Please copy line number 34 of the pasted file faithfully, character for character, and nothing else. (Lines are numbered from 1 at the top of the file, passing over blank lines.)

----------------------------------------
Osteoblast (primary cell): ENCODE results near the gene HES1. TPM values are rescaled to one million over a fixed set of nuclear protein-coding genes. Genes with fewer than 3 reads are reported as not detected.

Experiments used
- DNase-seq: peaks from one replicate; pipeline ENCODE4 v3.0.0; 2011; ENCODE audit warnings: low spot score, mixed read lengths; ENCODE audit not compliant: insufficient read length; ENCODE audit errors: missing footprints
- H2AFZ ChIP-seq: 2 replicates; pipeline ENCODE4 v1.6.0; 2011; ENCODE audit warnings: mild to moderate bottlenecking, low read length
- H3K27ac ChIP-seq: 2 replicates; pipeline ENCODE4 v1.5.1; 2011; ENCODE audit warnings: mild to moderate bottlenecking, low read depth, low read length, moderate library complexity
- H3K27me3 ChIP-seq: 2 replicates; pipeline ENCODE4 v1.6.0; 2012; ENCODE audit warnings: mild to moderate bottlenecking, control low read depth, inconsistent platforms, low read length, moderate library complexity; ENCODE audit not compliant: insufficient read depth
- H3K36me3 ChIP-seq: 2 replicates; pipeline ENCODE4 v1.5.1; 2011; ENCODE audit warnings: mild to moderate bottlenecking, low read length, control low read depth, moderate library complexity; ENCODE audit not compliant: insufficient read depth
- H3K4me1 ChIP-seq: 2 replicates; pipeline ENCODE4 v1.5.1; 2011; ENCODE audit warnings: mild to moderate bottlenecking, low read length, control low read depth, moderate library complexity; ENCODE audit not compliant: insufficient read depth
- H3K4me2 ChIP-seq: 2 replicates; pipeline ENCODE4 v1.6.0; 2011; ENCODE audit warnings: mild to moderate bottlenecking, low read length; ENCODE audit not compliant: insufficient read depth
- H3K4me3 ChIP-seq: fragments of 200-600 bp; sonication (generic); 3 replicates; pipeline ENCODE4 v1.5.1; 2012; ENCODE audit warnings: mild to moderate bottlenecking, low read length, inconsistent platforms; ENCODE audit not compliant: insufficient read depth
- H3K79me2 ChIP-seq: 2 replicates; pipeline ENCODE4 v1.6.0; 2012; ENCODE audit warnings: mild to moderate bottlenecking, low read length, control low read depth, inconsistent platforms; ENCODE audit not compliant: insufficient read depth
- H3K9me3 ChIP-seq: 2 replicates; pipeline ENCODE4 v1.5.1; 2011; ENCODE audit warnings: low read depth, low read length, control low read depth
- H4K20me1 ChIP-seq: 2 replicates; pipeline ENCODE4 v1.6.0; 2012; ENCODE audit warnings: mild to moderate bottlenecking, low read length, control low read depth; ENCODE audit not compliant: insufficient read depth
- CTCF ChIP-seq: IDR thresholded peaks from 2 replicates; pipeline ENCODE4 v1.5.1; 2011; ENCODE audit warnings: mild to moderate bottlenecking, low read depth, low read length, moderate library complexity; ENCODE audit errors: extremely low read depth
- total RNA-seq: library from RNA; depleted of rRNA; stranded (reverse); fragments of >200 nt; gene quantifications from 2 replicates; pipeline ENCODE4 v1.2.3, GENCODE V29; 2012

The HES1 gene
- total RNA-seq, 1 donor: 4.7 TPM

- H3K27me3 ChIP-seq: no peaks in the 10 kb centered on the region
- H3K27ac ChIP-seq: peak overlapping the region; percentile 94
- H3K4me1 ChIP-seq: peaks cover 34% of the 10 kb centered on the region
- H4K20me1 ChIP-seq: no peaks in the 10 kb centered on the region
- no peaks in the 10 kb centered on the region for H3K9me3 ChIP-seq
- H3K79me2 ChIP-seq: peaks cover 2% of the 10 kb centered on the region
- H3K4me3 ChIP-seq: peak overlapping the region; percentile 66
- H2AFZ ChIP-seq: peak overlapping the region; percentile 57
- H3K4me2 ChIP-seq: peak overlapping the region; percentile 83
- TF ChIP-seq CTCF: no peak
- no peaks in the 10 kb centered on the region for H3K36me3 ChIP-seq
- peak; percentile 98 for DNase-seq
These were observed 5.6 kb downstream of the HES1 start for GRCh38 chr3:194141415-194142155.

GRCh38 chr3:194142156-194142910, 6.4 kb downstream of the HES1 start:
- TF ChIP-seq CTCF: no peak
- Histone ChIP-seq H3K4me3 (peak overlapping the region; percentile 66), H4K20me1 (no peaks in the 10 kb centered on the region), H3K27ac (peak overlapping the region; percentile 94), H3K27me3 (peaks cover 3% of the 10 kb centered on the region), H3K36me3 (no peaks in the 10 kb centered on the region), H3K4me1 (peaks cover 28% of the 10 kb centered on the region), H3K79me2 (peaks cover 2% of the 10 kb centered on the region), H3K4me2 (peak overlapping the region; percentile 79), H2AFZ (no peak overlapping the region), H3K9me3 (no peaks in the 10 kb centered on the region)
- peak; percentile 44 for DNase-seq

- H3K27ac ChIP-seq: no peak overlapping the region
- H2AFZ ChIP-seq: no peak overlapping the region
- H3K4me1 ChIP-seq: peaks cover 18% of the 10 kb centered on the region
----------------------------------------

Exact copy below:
- peak; percentile 44 for DNase-seq